Discover and read the best of Twitter Threads about #academicwriting

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10 Tips for Jumpstarting Your Writing

Writing can be daunting, whether it's an academic paper or a blog post. Here are some tips to help you jump-start and sustain your writing process.

🎯 Define Your Goal: Before you start writing, clearly define what you hope to accomplish with your piece. This gives you a clear direction and makes the writing process less overwhelming,
🗺️ Create an Outline: An outline is a roadmap for your writing. It helps you organize your thoughts, stay focused on your main points, and ensures you don't leave out any important information.
Read 11 tweets
What Makes a Research Paper Truly "Academic"? 📚🔬

It took me 2 years to finally get this insight 🤔
1/  Is it the use of formal words? 🤷 
Business writings use formal words too. 

Is it tables and tables of data? 📊 
We get data reports all the time, but they aren't research papers.
2/ 🗂️ What makes a research paper "academic" is the presence of Research Arguments. 🎓

❌ No, it is not about how researchers compete or argue about science.
Read 12 tweets
Thesis Writing 101

I have edited 100,000+ words and tens of theses in science and history (more than I can keep track of!) over the last ten years.

Here are 17 insights from my experience that can help you improve the quality of your #AcademicWriting 🧵
1. Read aloud: Reading aloud helps to catch errors that were overlooked during silent reading. Find the 'Read Aloud' feature on MS Word under 'Review.'

2. Bring coherency: Make sure that each paragraph flows logically so that the overall #thesis structure is well-organized.
3. Improve formatting: Format your #thesis according to your university's guidelines. Adjust the font type, size, header, and footer.

4. Use citation management tools: Using these tools (Mendeley, EndNote, etc.) can help you save time & avoid errors in writing your bibliography.
Read 11 tweets
Beware 'persuasive communication devices' in academic writing !

In this brief #OpenAccess article published in @eLife, we encourage authors, reviewers, and editors to reflect on the (mis)use of persuasive communication devices in #academicwriting 1/ 🧵
The article identifies 22 such persuasive tools, organized in four categories :

“Mischaracterizing the state-of-the-art”

... misleads the reader about the novelty or strength of the research by making inaccurate statements about the current state of scientific knowledge 2/ Image

... inflates the perceived importance of the research 3/ Image
Read 11 tweets
What makes a well-written book?📚

Check out the following #writing tips.

Suggestions from editors at McGill-Queen’s University Press (@McGillQueensUP), University of British Columbia Press (@UBCPress) & University of Toronto Press (@utpress).

Hope this is helpful! Thread: 🧵👇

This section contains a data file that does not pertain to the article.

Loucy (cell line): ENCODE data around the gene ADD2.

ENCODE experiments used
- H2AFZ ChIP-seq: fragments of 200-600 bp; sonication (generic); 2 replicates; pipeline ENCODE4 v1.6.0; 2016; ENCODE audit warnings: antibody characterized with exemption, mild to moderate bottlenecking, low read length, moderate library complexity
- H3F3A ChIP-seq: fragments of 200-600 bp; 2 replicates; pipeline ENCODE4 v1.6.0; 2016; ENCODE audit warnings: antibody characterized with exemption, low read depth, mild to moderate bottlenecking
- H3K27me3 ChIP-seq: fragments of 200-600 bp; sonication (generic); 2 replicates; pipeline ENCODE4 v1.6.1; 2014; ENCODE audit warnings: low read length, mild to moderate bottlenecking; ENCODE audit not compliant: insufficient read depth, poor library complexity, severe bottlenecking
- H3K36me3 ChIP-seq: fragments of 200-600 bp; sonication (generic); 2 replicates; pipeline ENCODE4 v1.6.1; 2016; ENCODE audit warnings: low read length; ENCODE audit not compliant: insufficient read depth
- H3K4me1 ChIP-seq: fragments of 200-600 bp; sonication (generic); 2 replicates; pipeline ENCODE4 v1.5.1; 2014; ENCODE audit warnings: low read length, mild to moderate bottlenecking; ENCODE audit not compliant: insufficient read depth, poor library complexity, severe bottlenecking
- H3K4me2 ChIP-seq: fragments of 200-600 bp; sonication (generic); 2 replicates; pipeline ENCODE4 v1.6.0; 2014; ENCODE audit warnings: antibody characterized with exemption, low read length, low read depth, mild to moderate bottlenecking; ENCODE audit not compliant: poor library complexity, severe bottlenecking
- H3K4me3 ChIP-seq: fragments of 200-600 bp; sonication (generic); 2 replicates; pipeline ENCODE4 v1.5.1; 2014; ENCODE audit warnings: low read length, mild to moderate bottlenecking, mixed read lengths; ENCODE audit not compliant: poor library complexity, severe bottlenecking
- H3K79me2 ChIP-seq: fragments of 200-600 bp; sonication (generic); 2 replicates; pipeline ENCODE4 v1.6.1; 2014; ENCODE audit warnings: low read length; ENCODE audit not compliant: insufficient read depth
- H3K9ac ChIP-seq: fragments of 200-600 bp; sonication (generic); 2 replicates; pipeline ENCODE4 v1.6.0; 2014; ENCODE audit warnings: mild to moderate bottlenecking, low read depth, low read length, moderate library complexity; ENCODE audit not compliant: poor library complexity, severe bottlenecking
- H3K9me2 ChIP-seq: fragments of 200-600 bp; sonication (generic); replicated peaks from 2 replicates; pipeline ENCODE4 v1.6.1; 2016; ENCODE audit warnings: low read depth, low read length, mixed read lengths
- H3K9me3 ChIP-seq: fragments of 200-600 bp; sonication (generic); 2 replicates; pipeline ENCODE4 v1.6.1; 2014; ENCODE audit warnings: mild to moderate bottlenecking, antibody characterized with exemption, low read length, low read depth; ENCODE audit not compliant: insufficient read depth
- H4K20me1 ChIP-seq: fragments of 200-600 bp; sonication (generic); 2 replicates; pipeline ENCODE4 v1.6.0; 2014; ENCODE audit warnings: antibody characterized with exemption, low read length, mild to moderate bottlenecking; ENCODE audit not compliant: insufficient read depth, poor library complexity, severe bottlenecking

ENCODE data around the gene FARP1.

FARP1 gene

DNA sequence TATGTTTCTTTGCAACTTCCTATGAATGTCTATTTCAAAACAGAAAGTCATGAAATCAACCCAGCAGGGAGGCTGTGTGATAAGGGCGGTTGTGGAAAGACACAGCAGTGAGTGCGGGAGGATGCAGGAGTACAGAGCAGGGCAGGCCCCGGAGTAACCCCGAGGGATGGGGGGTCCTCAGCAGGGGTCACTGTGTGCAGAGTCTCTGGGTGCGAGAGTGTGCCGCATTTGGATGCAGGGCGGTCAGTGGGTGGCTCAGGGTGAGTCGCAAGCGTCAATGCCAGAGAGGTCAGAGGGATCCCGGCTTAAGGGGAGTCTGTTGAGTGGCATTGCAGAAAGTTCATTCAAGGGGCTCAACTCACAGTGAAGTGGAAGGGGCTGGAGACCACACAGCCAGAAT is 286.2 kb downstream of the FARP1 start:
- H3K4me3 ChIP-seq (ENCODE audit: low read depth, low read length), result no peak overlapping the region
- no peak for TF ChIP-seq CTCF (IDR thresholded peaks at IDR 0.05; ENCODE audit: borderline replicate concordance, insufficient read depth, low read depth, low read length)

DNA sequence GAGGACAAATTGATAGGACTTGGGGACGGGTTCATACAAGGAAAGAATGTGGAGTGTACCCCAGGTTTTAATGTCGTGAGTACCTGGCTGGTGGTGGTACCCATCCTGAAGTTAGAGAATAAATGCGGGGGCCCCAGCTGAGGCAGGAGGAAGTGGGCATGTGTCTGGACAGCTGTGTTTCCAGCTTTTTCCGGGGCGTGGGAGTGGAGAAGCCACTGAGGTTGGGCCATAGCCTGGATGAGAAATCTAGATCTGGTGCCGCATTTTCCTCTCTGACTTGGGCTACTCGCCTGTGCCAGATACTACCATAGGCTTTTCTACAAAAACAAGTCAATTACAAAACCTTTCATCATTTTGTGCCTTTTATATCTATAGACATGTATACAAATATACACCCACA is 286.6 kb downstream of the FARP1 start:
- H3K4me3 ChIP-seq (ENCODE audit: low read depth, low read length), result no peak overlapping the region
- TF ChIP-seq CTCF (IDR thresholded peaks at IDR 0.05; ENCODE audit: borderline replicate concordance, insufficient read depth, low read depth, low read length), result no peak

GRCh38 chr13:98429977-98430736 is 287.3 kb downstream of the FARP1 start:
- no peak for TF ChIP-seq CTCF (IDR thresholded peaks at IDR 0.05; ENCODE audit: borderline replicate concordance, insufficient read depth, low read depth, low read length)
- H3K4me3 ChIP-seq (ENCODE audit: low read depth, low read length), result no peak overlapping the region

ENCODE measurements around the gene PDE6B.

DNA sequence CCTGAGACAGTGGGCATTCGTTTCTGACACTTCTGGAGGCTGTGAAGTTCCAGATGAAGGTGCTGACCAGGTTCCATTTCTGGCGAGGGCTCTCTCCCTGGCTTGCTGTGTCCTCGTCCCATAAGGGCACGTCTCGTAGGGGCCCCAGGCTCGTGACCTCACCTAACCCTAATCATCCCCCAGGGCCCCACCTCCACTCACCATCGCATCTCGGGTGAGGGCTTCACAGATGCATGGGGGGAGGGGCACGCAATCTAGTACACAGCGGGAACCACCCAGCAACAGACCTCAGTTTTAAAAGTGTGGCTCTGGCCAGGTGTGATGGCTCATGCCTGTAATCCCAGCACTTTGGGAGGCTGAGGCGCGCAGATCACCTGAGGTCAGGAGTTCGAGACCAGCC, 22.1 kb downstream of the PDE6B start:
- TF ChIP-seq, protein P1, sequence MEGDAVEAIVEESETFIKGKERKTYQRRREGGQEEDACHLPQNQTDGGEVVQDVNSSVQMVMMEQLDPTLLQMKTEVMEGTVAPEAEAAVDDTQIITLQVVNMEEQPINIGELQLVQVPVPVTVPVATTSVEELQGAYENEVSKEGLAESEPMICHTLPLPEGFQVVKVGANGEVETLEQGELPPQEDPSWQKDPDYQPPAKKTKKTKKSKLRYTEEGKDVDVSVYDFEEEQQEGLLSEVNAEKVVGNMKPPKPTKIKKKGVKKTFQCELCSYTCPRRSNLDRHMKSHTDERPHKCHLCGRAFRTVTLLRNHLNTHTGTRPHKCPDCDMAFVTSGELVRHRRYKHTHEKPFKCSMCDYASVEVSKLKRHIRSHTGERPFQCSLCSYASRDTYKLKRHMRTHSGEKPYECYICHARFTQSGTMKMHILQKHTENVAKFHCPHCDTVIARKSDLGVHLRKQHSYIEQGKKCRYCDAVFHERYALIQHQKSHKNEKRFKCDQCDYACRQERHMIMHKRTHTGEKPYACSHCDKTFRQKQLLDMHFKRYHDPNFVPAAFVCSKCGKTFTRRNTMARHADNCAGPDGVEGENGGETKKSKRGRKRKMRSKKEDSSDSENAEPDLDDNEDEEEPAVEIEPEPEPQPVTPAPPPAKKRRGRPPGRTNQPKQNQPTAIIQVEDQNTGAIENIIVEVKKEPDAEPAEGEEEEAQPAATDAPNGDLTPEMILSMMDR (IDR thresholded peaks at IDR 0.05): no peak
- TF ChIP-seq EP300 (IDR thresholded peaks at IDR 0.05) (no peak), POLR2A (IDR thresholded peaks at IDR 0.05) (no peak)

1/ Write clearly! Read Strunk and White’s Elements of Style, and follow that advice. Discussing complicated ideas does not necessarily mean complicated writing. (Randy Schmidt, @randyubcp) #ElementsofStyle
2/ Look at books you cite often and are inspired by as a model. Keep your audience firmly in mind and write to that audience. Stick to the core objective. Resist incorporating material that, while interesting, detracts from that primary aim. (Dan Quinlan, @utpress) #focus
Read 13 tweets
1/20: Enhancing research visibility is crucial for making an impact. Here's the first tip: consistently use the same version of your name and affiliation throughout your academic career. This ensures better traceability and recognition. #ResearchVisibility #AcademicImpact Image
2/20: Catch your readers' attention by repeating key phrases in the abstract. It improves the discoverability of your research and enhances its visibility. Don't underestimate the power of a well-crafted abstract! #ResearchTips #AcademicWriting
3/20: Boost the visibility of your research by assigning relevant keywords to your manuscript. This helps search engines and databases categorize your work accurately. Choose keywords wisely for optimal discoverability. #ResearchVisibility #Keywords
Read 21 tweets
@momin_rayhan @AeaData While the verdict is still out on using ChatGPT or other AI tools for your manuscript, here are a few articles that can be of help... 🧵

@momin_rayhan @AeaData 1. Best Practices for Using AI When Writing Scientific Manuscripts:…

#AI #AcademicWriting
@momin_rayhan @AeaData 2. ChatGPT for Research Writing: Game Changer or Ethical Risk?:…

#ChatGPT #Research
Read 4 tweets
Introducing our all-new APA Citation Generator - the easiest way to generate reference entries for your sources! Our AI-powered Generator combines automatic data capture with inline editing, allowing you to generate accurate APA citations effortlessly⏱ Image
👉 Here’s how it works:

1️⃣ Select the source material
2️⃣ Select the citation format
3️⃣ Add metadata by copy-pasting raw text, using the search bar to find the source by URL, DOI, or ISBN, or by inputting field values directly
4️⃣ Click ‘Generate Citation’ and voila! 💥
Instantly generate up-to-date APA-formatted citations and reference entries — with no ads in sight! Plus, your citations will automatically be saved, so you don’t have to worry about losing your work. 🔒
Read 6 tweets